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Budget enforcement procedures. (Annex II).

The budget enforcement procedures that have governed debates over spending and revenue expired at the end of FY 2002. These procedures (established by the Budget Enforcement Act (BEA) of 1990 and later extensions) consisted of annual caps on discretionary spending and a pay-as-you-go requirement (i.e. a budget neutrality requirement) for legislated changes in mandatory programmes or revenues. The BEA followed the late 1980s experience with the Budget Enforcement and Deficit Control Act of 1985 -- often referred to as the Gramm-Rudman-Hollings (GRH) Act (after the principal senators behind the legislation). GRH established a schedule of fixed federal deficit targets for 1986-91 which reached zero in the final year. The targets were to be enforced by a process termed sequestration, under which discretionary spending in many categories would be subject to across-the-board cuts in the event the deficit target was estimated to be breached. However, the deficit targets were not binding, in the sense that they could be overruled by subsequent legislative action, and they were not reached. The BEA replaced the deficit targets of GRH with a set of annual budget caps that limited discretionary outlays and the budget neutrality requirement on any law that would alter mandatory spending or revenues. The original law was set to expire in 1995, but was extended several times, most recently in the Balanced Budget Act of 1997.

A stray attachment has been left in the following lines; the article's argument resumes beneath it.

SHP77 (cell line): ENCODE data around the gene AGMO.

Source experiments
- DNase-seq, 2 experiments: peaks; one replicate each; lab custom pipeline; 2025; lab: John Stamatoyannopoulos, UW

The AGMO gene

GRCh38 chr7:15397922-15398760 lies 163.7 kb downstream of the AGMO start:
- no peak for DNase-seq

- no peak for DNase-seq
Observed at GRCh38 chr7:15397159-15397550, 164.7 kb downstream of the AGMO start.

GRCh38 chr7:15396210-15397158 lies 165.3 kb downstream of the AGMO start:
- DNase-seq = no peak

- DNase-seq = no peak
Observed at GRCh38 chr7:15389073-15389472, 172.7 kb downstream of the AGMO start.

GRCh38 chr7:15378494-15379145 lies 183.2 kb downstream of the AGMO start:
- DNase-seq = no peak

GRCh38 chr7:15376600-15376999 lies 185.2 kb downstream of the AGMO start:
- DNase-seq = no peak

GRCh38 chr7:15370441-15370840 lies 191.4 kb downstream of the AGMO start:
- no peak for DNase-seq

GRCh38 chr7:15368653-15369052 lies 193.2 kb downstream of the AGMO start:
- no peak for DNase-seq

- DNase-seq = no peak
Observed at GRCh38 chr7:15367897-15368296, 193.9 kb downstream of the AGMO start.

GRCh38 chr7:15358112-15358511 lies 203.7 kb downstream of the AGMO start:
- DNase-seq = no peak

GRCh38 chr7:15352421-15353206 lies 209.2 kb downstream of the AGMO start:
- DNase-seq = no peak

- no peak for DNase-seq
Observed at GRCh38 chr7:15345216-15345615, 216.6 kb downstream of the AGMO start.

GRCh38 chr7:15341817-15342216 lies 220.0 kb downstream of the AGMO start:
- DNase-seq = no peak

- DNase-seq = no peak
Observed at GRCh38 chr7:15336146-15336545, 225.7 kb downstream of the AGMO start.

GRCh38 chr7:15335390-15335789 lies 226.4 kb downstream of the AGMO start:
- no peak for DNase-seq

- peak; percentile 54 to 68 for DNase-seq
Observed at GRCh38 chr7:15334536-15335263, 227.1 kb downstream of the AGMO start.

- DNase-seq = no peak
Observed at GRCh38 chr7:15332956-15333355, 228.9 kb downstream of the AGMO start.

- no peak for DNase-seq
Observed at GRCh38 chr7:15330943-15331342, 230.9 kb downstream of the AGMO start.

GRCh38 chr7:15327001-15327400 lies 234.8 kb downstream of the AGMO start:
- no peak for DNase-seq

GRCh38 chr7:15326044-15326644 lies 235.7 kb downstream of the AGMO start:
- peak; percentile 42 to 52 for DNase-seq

Between 1991 and 1997, discretionary spending grew much more slowly than inflation, and sequestration was only necessary in the initial year of the new procedures, suggesting some positive effect from the BEA. However, the slowing in expenditure growth stemmed primarily from the defence cutbacks that followed the end of the cold war, and this would arguably have occurred without the BEA. Moreover, the emergence of growing surpluses by the latter half of the decade was followed by a breakdown in the tightness of the discretionary caps through a series of "emergency" appropriations in 1999 and 2000 and a lifting of the caps for 2001 and 2002 to accommodate new higher levels of appropriations.

Academic research has examined the efficacy of the budget enforcement provisions. Auerbach (1994) and Gramlich (1995) both note that the provisions regarding discretionary spending under GRH and BEA could be overruled by a simple majority of Congress and hence would seem to have little binding effect. Gramlich (1990) attributes the failure of GRH to this escape clause. Moreover, the appropriation caps have applied only to discretionary spending and mandatory spending has been (and will be to a larger extent in the future) the most important source of spending growth (Gramlich, 1995), implying that such caps (if renewed) will have less effect on future spending than they may have had in the past. Other observers are more sanguine, and attribute an important role for the budget enforcement provisions in restricting spending growth (e.g. Schick, 1997; Dharmapala, 2001). Given the impending spending pressures and the deterioration in the budget outlook relative to recent expectations, a renewal of the caps and pa y-as-you-go provisions of BEA could prove useful.

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Publication:OECD Economic Surveys - United States
Date:Nov 1, 2002
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